Student Loan Debt isn’t Responsible for ‘Boomeranging’

MoversPersonal Finance
Posted By Terri Williams on January 26, 2017 at 8:05 am
Student Loan Debt isn’t Responsible for ‘Boomeranging’

To our readers: Today GoodCall® explores millennials and how some common ideas about them might not match up with the facts. Writer Terri Williams examines how boomeranging – the process of millennials returning home to live with their parents – isn’t due to student loan debt. Later today, writer Marisa SanFilippo points out that many millennials are supporting parents – not the other way around.

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After reaching record levels, student loan debt has been identified as the culprit behind many problems millennials face. One study found that student loan debt was limiting careers, marriage, home-buying and retirement savings. But a new study, Into the Red and Back to the Nest?, finds that student loan debt is not the primary reason for young adults “boomeranging” – returning home to live with parents.

Excerpts from the study:

  • Young adults who failed to graduate from their two- or four-year college were 40% more likely to live at home.
  • Those successful in transitioning into “adult” roles, such as being married or living with someone, or being a homeowner, were less likely to move back home.
  • Blacks were more likely than whites to live at home as a result of student loan debt. However, the authors attribute this to other factors: Young blacks are more likely to have private loans with higher interest rates, more likely to consider attending for-profit schools with low graduation rates, and more likely to feel the economic impact of not landing a job that pays well.

Jeffrey Jensen Arnett, research professor of psychology at Clark University and co-author of “Getting to 30: A Parent’s Guide to the Twentysomething Years,” believes that young adults move back home for a variety of reasons.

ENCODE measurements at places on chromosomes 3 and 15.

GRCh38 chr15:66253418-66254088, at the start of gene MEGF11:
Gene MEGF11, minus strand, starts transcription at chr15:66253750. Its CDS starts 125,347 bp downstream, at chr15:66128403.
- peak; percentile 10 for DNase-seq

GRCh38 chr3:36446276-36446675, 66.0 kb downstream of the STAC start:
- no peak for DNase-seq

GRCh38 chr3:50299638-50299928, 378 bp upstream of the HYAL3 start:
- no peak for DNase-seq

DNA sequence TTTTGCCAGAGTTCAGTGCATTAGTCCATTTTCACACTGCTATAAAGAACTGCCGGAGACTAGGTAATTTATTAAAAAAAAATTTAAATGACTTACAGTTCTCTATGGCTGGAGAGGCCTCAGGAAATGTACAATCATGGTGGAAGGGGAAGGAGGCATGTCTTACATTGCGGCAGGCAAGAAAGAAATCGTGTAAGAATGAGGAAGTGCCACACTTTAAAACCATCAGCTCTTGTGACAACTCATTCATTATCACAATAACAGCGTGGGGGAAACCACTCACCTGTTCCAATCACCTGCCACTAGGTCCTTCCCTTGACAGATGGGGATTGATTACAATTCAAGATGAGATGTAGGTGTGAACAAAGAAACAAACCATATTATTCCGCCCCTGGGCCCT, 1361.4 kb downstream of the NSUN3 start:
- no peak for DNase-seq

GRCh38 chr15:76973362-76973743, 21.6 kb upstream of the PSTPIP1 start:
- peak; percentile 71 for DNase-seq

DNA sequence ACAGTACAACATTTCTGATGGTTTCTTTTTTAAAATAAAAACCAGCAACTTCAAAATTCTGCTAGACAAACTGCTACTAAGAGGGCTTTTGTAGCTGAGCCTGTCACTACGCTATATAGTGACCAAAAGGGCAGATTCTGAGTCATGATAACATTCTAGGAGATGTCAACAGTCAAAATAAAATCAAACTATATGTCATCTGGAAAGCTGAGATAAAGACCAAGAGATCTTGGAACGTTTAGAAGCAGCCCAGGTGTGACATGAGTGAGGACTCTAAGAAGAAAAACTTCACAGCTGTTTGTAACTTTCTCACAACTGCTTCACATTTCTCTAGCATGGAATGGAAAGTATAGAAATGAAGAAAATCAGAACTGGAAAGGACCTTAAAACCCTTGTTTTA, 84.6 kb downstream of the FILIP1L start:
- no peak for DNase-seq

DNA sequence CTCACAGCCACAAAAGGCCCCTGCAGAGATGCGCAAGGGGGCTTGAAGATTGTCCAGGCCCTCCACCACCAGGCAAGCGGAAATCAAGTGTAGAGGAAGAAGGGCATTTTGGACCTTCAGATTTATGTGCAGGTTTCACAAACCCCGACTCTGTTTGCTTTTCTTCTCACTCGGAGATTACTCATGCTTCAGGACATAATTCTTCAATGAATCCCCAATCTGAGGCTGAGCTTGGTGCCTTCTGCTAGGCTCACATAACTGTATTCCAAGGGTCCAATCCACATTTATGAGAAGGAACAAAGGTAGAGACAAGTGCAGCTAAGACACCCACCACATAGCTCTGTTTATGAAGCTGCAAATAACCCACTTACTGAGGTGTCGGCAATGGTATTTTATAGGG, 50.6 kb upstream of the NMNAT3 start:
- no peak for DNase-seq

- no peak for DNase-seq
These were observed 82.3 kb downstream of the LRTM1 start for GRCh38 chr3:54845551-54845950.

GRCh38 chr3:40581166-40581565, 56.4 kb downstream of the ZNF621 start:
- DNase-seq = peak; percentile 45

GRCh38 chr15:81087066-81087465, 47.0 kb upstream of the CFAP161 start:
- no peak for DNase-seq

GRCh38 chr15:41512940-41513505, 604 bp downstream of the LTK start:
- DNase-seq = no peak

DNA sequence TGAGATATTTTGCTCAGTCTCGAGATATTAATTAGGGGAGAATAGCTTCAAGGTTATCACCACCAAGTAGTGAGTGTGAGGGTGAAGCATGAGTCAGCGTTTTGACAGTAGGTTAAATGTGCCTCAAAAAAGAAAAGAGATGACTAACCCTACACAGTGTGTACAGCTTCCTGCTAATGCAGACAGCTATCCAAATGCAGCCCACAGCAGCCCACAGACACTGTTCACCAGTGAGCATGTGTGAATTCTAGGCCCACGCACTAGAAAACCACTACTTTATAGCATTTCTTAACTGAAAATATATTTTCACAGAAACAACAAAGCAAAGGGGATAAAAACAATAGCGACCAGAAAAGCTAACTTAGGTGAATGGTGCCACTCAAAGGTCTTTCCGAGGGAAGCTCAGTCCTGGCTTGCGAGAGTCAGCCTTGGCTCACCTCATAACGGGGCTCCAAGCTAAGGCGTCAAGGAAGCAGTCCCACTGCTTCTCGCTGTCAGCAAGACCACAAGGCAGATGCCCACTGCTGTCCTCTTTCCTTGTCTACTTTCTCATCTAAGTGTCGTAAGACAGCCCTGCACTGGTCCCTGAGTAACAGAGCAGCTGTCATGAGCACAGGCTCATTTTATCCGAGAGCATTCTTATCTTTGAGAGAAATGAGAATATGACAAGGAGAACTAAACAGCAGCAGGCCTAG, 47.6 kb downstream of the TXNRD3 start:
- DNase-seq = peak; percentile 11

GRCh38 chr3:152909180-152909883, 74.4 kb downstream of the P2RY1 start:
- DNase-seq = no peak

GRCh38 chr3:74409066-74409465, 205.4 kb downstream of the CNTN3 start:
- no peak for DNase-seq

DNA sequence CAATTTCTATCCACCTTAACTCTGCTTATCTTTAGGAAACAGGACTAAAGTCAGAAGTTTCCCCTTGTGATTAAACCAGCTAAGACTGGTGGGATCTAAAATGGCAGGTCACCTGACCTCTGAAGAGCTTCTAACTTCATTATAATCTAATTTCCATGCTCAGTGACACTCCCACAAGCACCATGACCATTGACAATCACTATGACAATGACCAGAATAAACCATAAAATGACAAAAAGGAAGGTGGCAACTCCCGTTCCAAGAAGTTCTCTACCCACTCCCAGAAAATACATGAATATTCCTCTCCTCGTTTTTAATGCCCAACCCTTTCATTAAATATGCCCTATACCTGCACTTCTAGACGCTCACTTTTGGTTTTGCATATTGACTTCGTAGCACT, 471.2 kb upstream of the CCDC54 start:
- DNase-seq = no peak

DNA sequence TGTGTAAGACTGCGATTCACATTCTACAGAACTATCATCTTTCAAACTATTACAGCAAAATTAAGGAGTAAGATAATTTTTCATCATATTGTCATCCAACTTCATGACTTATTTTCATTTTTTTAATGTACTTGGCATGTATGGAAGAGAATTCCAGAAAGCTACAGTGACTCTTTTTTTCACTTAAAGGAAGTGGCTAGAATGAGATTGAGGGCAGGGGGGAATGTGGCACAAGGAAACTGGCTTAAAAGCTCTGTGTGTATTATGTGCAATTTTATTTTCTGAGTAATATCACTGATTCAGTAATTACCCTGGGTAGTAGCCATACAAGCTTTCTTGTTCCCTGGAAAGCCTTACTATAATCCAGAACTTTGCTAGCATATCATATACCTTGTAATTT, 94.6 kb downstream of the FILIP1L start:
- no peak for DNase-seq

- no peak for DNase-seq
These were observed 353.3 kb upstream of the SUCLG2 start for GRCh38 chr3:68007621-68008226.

“Emerging adults (ages 18-29) may move back home because they are in a transition of some kind: just finished school (or dropped out) and have not yet found a job; just left a job (or got laid off) and have not yet found a new one; were cohabiting but the relationship went sour; had been living in another city or state and have now moved back but have not yet found a place of their own,” Arnett says.

The problem with boomeranging

Even when parents are receptive to boomeranging, it’s not a desirable situation. “Most of them get along well with their parents once they are in their twenties, and like spending time with them, but would still prefer to live on their own,” Arnett explains. In fact, in a 2012 Clark University National Poll of Emerging Adults, Arnette says that 74% of respondents would rather live independently than resort to boomeranging, and they were willing to make financial sacrifices.

However, Arnett agrees with the study’s findings that student loan debt is rarely a reason for living at home (among the general population of young adults), because he believes that college graduates typically make enough money to live independently. “Those who leave college without a degree face a greater challenge, because they may have the burden of debt without the benefit of the degree,” Arnett says. And although the wage gap premium between degree and non-degree holders is leveling off, college graduates continue to out earn those without this piece of paper.

Regarding emerging adults who may be boomeranging because they have not found a place to live, Chuck Underwood, founder/principal at The Generational Imperative Inc., believes that these individuals don’t feel financially stable enough to purchase a home, so they’re renting. “However, the large demand for rental units has triggered the typical marketplace response: Rental rates have been skyrocketing, and this phenomenon is chasing a good number of them back home.”

Underwood also points to another factor for boomeranging among emerging adults. “Millennials are now becoming parents and finding they were financially unprepared to do so; and with the additional financial burden of a child, parents and their young kids are turning to the grandparents for a rescue.”

Terri Williams
Terri Williams graduated with a B.A. in English from the University of Alabama at Birmingham. Her education, career, and business articles have been featured on Yahoo! Education, U.S. News & World Report, The Houston Chronicle, and in the print edition of USA Today Special Edition. Terri is also a contributing author to "A Practical Guide to Digital Journalism Ethics," a book published by the Center for Digital Ethics and Policy at Loyola University Chicago.

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